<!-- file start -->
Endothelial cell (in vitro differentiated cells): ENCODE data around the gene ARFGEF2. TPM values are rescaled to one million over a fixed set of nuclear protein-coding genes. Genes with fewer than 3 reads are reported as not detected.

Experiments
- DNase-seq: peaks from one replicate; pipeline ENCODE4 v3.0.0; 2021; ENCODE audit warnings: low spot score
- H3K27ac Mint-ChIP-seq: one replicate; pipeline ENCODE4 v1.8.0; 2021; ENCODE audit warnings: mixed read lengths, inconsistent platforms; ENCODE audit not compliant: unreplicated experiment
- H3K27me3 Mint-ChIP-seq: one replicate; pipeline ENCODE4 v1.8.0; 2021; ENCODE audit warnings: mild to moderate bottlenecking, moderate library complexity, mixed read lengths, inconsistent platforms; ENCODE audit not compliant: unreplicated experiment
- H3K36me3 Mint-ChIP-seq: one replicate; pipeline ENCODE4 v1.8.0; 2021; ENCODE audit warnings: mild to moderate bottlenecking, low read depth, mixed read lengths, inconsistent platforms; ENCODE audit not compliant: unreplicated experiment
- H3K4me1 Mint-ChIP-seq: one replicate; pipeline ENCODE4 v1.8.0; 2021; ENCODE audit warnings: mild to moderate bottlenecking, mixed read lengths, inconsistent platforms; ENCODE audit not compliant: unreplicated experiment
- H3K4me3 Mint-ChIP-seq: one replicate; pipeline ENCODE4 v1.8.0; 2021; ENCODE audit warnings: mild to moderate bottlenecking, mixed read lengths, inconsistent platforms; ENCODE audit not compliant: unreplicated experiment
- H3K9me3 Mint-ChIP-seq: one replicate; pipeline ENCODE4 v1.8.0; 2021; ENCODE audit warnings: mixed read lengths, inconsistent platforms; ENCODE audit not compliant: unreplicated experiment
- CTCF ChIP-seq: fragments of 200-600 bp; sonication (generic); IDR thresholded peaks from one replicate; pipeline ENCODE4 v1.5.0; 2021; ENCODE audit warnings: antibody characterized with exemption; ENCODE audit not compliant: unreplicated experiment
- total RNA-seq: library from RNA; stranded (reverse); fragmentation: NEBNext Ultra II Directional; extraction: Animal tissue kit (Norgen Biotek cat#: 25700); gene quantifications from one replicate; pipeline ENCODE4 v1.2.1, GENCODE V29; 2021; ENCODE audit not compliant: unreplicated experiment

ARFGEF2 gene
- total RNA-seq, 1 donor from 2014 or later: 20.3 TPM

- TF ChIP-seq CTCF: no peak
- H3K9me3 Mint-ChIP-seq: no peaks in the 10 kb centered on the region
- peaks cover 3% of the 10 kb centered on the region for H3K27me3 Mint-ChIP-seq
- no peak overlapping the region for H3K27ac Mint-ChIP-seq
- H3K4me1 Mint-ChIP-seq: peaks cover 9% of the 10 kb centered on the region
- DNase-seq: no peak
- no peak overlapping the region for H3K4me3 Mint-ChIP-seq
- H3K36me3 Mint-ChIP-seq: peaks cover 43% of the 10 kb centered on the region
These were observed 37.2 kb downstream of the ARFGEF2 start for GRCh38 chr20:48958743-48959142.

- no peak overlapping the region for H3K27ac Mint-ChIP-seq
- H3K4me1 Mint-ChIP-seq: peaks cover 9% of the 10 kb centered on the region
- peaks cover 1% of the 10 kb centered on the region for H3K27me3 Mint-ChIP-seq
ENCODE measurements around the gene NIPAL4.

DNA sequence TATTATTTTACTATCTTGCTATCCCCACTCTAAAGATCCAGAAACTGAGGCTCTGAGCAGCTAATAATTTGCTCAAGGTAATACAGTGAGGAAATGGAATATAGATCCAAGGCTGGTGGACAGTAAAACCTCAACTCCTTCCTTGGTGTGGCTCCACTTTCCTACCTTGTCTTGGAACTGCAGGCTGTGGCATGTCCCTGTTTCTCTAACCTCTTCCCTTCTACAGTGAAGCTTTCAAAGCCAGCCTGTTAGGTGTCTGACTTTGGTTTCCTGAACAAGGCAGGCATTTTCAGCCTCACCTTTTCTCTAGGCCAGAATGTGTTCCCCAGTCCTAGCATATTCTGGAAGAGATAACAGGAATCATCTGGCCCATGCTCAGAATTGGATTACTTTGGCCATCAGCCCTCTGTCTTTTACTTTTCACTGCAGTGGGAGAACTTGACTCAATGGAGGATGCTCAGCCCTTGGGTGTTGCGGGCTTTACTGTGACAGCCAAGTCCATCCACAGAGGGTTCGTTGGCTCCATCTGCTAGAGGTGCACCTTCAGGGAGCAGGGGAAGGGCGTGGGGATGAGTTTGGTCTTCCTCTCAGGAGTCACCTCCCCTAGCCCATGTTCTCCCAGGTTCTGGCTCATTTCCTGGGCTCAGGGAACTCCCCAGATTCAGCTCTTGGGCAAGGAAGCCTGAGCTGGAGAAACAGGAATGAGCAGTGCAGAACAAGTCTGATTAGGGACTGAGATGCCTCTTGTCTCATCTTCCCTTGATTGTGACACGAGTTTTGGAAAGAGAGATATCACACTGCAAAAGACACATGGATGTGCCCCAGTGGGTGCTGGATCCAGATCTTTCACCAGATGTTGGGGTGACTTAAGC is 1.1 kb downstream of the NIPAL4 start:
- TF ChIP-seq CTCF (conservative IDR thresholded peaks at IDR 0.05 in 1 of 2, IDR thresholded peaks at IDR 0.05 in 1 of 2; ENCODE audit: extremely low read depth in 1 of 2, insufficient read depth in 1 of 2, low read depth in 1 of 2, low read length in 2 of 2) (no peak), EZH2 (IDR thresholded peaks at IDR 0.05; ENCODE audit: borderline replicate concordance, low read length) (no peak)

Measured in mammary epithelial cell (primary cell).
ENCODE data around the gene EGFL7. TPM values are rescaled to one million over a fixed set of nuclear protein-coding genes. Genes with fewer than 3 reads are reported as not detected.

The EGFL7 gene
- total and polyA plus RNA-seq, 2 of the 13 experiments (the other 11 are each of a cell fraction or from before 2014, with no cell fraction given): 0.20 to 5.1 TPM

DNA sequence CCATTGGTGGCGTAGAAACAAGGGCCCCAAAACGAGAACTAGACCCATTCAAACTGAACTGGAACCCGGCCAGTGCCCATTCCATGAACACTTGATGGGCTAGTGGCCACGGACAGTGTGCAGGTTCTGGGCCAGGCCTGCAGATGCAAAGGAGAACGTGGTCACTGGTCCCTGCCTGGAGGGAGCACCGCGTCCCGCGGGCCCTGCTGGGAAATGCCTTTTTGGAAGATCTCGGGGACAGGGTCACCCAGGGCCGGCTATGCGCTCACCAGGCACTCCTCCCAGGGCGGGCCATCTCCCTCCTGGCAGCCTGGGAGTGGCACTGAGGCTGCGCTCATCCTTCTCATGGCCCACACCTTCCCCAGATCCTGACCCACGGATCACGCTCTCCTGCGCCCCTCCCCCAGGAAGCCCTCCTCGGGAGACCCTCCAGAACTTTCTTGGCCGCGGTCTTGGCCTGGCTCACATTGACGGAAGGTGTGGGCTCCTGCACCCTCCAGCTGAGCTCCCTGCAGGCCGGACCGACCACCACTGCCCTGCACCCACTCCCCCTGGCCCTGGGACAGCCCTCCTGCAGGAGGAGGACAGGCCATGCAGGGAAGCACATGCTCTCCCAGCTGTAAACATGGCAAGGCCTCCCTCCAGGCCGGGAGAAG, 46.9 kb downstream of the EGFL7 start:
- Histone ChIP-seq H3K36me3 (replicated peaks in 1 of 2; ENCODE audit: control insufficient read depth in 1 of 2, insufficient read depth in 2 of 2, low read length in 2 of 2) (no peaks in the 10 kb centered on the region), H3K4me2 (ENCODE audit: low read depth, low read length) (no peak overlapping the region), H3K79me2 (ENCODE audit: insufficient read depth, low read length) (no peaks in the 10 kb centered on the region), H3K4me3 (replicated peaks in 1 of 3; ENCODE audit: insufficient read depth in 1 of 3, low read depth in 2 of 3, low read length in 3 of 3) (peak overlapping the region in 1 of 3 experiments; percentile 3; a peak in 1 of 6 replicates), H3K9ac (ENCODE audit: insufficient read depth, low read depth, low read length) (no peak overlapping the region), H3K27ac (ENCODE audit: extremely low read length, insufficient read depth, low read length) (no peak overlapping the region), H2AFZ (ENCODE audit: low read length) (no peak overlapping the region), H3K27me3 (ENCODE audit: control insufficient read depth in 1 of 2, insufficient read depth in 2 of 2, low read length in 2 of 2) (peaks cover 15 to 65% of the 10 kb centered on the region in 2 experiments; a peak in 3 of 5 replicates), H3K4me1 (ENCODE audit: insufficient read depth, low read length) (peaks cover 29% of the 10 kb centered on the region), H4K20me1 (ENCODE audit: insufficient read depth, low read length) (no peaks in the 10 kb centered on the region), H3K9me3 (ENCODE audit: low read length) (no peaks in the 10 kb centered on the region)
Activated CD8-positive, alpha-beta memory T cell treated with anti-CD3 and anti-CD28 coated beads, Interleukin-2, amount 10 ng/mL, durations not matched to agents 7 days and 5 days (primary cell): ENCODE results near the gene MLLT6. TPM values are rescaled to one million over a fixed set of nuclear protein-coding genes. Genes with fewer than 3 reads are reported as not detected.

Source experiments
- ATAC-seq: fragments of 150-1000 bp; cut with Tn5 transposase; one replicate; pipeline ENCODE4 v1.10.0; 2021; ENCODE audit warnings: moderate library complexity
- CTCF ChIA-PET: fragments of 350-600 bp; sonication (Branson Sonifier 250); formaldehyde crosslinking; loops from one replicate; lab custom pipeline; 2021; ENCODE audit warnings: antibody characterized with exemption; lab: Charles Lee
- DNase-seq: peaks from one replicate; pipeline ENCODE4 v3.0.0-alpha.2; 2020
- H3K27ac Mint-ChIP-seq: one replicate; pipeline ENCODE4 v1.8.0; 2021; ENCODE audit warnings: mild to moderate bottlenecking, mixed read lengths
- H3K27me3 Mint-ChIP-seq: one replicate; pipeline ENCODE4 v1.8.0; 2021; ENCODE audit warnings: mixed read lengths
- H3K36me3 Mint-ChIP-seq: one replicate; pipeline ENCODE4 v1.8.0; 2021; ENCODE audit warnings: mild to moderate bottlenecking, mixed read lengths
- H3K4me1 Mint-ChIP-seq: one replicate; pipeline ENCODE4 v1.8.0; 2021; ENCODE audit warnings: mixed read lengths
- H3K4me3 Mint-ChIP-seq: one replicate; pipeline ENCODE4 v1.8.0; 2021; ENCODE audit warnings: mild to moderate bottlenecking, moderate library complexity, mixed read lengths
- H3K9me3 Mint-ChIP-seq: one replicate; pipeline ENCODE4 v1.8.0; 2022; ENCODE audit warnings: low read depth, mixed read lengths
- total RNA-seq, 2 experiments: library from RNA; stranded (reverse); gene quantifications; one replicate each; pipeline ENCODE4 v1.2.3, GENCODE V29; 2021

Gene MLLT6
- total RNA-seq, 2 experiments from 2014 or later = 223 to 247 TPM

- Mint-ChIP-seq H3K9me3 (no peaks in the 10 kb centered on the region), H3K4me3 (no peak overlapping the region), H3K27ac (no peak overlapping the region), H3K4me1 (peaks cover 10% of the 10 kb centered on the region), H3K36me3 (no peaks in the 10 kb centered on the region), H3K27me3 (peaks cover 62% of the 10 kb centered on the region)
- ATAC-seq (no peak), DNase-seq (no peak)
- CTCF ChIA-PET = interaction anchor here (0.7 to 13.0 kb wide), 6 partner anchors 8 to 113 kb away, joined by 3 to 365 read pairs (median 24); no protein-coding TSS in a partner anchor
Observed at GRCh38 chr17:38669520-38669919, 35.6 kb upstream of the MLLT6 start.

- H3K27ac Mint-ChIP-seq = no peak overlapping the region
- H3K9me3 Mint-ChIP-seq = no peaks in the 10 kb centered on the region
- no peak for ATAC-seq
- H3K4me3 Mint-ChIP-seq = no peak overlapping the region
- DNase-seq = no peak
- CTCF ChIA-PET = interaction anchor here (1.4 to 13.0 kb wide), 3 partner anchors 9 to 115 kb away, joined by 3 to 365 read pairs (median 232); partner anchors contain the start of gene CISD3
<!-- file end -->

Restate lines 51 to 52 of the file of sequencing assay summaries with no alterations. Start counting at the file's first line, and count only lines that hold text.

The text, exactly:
- CTCF ChIA-PET = interaction anchor here (0.7 to 13.0 kb wide), 6 partner anchors 8 to 113 kb away, joined by 3 to 365 read pairs (median 24); no protein-coding TSS in a partner anchor
Observed at GRCh38 chr17:38669520-38669919, 35.6 kb upstream of the MLLT6 start.